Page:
American Sign Language For Dummies with Online Videos, 3rd Edition
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Communicating a concept in Sign is often made clear by using body language. The meaning of I don't know comes through clearly when you raise your shoulders, tilt your head, and turn your palm up. Signing I'm sick is more easily understood when you accompany the sign with half-shut eyes, an open mouth, and a partially extended tongue.

Another example is the word no. The speed at which you shake your head from side to side, with eyes open or shut, can say a lot about the degree of no. Quick, short body movements show an emphatic message; an exaggeratedly slow motion with an exaggerated facial expression conveys a similar message.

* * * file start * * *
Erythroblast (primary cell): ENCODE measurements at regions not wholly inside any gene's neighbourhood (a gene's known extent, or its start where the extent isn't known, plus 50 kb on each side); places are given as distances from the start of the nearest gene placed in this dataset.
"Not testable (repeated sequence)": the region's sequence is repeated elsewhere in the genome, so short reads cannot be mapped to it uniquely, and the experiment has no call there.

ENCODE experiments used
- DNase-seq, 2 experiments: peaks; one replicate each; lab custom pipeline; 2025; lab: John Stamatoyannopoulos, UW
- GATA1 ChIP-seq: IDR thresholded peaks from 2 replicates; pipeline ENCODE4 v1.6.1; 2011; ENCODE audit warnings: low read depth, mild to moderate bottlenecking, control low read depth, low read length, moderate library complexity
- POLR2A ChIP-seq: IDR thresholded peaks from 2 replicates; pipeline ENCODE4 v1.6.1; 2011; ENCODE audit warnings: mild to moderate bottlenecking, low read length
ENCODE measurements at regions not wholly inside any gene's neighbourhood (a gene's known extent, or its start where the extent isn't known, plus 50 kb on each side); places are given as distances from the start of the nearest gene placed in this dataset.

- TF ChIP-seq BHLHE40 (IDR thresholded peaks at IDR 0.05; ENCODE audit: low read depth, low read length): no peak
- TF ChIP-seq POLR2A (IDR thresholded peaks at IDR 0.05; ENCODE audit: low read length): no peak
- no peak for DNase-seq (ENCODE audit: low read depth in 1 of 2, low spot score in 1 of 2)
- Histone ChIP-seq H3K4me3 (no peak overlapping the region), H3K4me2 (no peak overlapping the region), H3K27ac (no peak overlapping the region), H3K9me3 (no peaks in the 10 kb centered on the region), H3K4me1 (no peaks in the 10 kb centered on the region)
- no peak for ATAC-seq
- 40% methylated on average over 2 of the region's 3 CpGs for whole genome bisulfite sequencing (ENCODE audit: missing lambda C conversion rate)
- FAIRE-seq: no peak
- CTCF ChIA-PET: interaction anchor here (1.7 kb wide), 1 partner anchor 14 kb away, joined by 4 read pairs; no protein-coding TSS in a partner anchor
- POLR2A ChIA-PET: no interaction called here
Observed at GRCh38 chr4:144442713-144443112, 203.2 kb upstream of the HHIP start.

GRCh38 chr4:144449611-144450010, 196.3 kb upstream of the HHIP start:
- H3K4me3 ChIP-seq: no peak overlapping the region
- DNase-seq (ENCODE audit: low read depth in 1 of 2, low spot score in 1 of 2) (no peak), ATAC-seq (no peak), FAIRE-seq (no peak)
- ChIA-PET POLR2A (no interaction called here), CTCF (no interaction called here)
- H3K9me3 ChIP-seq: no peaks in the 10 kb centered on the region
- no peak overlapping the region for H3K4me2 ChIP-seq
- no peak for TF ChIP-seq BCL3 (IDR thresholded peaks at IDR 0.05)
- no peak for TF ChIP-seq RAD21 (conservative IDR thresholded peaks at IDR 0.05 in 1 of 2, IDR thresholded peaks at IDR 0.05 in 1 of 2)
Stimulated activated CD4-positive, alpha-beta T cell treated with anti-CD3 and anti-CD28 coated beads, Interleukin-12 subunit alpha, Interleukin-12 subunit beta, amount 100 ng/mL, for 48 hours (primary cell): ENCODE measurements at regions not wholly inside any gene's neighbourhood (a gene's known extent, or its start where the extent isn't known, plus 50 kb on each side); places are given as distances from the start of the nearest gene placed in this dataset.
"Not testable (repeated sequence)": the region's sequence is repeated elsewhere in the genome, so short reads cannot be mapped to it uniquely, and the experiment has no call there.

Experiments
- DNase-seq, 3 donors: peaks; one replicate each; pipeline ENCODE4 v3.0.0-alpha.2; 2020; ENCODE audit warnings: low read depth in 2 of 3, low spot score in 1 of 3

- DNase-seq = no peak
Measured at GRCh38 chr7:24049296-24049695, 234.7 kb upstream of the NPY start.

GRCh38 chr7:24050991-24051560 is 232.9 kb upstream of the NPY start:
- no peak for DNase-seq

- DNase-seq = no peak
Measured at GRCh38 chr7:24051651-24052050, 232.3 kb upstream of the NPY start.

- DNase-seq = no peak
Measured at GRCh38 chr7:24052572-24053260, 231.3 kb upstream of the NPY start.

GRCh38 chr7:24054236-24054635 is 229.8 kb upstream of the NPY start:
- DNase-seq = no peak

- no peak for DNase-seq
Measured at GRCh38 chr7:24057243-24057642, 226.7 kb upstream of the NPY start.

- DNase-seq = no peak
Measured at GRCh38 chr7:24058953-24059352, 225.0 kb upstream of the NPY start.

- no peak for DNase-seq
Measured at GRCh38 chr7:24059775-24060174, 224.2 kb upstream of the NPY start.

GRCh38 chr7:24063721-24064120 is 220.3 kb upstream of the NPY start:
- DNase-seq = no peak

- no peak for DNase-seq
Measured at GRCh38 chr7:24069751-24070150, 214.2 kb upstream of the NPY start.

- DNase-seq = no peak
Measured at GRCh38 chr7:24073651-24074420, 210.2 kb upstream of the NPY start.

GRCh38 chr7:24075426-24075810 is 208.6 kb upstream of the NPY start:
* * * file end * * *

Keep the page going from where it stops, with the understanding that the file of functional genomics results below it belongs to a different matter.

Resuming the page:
In a word, the speed of the sign displays various tones. Check out the illustrations of these signs:

Don't know.

Don't know.

This Sign should convey an actual look of not knowing. It makes the Sign more authentic.

Sick.

Sick.

Both hands move in a small circular motion. One hand touches the head while the other touches the stomach. Looking nauseous as you do the sign. The facial expression is the ticket to signing this term correctly.

No.

No.

When you sign the word, close your eyes if you want to make it more emphatic. This sign can be made as gentle as telling your favorite niece, no, or as harshly as possible by telling a pest, NO! Attitude is everything in ASL.

About This Article

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About the book authors:

Adan R. Penilla II, PhD, NIC, NAD IV, CI/CT, SC:L, ASLTA, teaches American Sign Language at Colorado State University and is a freelance interpreter for the Colorado court system. Angela Lee Taylor has taught ASL for Pikes Peak Community College and the Colorado School for the Deaf and the Blind.

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